Donors for new UW-Madison College of Engineering building ‘shocked’ by Board of Regents rejection of funding deal with Republicans that included DEI staff cuts

Rendering of the proposed new building for the University of Wisconsin-Madison College of Engineering.
Bill Monfre

Several donors for the $347 million project to build a new College of Engineering building at the University of Wisconsin-Madison said they were stunned over the weekend when they heard that the Universities of Wisconsin Board of Regents had rejected a deal that Republican leadership in the Legislature had reached with UW president Jay Rothman to provide funding for the project, and would have given the university system’s employees a pay raise in exchange for UW staff position cuts for diversity, equity and inclusion.

“I don’t think anybody saw that coming,” said Bill Monfre, a Green Bay-area resident who chairs both the Industrial Advisory Board for the UW-Madison College of Engineering and a coalition that advocates for a new College of Engineering building. “I couldn’t believe it.”

Monfre is one of three private contingent donors to the UW-Madison College of Engineering building project that BizTimes Milwaukee spoke to Monday about the Board of Regents rejecting the deal that would have provided state funds for the project. They are all UW-Madison alumni.

Richard Antoine, a retired former Procter & Gamble employee, member of the UW-Madison College of Engineering Industrial Advisory Board and now a Florida resident, said he was “shocked” when he heard the Board of Regents rejected the deal.

“There is no other word to better describe it,” he said. “Totally shocked.”

“It’s certainly been an up and down range of emotions,” said Jeff Roznowski, a former Wauwatosa alderman and another member of the coalition advocating for the UW-Madison College of Engineering building project, who worked for 30 years as a senior executive in engineering in the telecommunications industry. “I was very surprised (by the Board of Regents vote).”

Supporters of plans for a new UW-Madison College of Engineering building say it is needed to attract and develop the engineering talent needed for the state’s economy.

“Everybody understands the current labor situation. It’s very difficult to find help. You have a lot of companies that are looking for engineers,” said Monfre, a longtime Procter & Gamble employee and small business owner, now retired. “Engineers are in demand, and there aren’t enough of them. So, this building is part of a strategic plan that the College of Engineering has laid out to increase enrollment in order to produce more engineers. There are a lot of employers that I have spoken with that have said if we can’t get the engineers that we need from the University of Wisconsin, they we’ll go elsewhere to get them.”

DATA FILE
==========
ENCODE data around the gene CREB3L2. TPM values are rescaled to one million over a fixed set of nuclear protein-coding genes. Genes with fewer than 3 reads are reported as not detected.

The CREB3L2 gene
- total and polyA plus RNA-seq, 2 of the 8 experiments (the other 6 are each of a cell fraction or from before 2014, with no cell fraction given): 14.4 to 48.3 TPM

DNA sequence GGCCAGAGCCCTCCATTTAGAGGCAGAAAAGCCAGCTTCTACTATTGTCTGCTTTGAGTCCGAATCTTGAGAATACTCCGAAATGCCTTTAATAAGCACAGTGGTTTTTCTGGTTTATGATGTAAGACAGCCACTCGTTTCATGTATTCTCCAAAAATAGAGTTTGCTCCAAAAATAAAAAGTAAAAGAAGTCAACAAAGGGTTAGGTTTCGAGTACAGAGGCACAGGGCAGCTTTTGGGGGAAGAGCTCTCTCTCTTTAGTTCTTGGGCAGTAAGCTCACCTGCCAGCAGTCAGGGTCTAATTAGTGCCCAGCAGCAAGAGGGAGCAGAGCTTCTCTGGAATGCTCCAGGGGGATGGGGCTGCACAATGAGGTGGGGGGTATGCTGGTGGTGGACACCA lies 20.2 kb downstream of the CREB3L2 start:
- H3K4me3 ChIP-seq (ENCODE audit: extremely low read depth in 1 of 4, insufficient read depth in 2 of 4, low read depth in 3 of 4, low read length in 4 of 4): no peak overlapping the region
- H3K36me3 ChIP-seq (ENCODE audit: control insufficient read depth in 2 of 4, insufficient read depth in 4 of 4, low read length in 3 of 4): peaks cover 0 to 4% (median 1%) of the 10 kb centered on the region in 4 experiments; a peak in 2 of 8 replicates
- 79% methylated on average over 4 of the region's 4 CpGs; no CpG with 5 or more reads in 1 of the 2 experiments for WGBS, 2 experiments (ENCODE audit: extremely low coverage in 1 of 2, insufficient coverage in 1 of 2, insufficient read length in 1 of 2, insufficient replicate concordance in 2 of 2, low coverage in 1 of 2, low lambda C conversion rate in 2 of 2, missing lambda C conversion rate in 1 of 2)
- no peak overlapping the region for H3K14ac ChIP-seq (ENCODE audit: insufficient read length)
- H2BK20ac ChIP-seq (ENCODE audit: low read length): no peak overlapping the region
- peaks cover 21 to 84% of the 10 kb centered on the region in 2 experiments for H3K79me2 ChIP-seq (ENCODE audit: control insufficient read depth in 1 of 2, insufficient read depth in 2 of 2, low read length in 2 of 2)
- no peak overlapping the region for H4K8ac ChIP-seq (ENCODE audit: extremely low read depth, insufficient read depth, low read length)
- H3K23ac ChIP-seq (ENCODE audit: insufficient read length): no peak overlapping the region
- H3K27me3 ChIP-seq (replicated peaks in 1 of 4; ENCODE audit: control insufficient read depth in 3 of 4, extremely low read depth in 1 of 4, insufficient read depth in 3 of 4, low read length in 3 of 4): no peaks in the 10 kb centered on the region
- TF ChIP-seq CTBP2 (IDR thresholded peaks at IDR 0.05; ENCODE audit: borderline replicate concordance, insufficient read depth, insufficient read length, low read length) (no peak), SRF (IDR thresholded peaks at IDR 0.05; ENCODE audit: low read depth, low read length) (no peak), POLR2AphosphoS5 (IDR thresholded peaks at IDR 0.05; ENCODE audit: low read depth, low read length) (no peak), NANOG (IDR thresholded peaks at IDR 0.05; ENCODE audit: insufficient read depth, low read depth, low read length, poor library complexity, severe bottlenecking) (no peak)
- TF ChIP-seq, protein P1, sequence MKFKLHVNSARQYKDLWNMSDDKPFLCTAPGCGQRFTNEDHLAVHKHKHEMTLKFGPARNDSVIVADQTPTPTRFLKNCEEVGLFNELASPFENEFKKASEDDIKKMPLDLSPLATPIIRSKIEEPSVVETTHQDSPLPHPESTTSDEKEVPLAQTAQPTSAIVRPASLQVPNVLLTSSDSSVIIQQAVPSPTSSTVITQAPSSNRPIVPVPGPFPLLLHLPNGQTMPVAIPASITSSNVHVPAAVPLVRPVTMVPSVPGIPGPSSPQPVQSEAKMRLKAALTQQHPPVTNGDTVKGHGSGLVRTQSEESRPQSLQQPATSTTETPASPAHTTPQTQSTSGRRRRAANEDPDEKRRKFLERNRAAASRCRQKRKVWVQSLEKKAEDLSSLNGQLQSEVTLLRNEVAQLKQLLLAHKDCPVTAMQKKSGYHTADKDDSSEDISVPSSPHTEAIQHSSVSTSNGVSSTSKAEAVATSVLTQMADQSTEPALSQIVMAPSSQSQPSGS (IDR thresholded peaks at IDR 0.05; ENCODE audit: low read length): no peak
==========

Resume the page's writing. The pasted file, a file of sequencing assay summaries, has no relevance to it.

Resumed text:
“There’s a demand for engineering graduates from Madison,” Antoine said. “But there is an incredible gap between the number of applicants who apply to Madison and the number of people that we can take. There’s seven applicants for every opening in the freshman class. We just don’t have enough space to put them. And when we graduate people there are nine job offers for every graduating student because we can’t graduate enough students.”

Business leaders with Ariens, American Family Insurance, Epic Systems, Generac, GRAEF, Johnson Controls, Kohler, Milwaukee Tool, Oshkosh Corp., Rockwell Automation, Trek and numerous other Wisconsin companies have called on the Legislature to provide funding for the project.

Supporters also say the new UW-Madison College of Engineering building is needed for the school to remain competitive with peer institutions.

“There are other Big Ten schools that have good engineering schools, they are much larger than we are, they have newer buildings and facilities,” Roznowski said. “Frankly we need to catch up competitively.”

“The engineering school at Madison is one of the best at public schools in the country, rated very highly, valued by employees,” Antoine said. “But the facilities are generally old. Until this year the lab that I used when I was a chemical engineering student 50 years ago was still there. They changed it this summer. You can’t run a world class engineering program with facilities that are just so outdated.”

Private donors are expected to raise nearly $150 million for the project, on the condition that the state provides the remaining $200 million. Philanthropists who are supporting the project could pull their pledges if the state funding isn’t provided.

“That $150 million (in private donations) is contingent on the state funding the $200 million,” Monfre said. “If that doesn’t happen, then those dollars go away.”